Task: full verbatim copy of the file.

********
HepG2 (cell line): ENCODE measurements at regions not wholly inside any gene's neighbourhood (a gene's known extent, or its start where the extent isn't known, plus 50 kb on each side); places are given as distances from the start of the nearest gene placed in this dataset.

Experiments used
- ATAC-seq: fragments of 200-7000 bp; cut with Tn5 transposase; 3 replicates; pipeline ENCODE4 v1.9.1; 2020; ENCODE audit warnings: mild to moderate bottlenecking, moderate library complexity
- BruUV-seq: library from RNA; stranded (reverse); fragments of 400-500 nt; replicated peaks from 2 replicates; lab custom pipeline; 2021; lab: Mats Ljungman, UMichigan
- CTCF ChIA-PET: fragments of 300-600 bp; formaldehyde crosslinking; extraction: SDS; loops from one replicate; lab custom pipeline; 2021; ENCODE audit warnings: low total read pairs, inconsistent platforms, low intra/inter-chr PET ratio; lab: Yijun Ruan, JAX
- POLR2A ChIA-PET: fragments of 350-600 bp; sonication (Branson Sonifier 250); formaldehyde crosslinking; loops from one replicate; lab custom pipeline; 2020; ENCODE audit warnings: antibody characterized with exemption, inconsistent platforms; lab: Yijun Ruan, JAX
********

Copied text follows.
HepG2 (cell line): ENCODE measurements at regions not wholly inside any gene's neighbourhood (a gene's known extent, or its start where the extent isn't known, plus 50 kb on each side); places are given as distances from the start of the nearest gene placed in this dataset.

Experiments used
- ATAC-seq: fragments of 200-7000 bp; cut with Tn5 transposase; 3 replicates; pipeline ENCODE4 v1.9.1; 2020; ENCODE audit warnings: mild to moderate bottlenecking, moderate library complexity
- BruUV-seq: library from RNA; stranded (reverse); fragments of 400-500 nt; replicated peaks from 2 replicates; lab custom pipeline; 2021; lab: Mats Ljungman, UMichigan
- CTCF ChIA-PET: fragments of 300-600 bp; formaldehyde crosslinking; extraction: SDS; loops from one replicate; lab custom pipeline; 2021; ENCODE audit warnings: low total read pairs, inconsistent platforms, low intra/inter-chr PET ratio; lab: Yijun Ruan, JAX
- POLR2A ChIA-PET: fragments of 350-600 bp; sonication (Branson Sonifier 250); formaldehyde crosslinking; loops from one replicate; lab custom pipeline; 2020; ENCODE audit warnings: antibody characterized with exemption, inconsistent platforms; lab: Yijun Ruan, JAX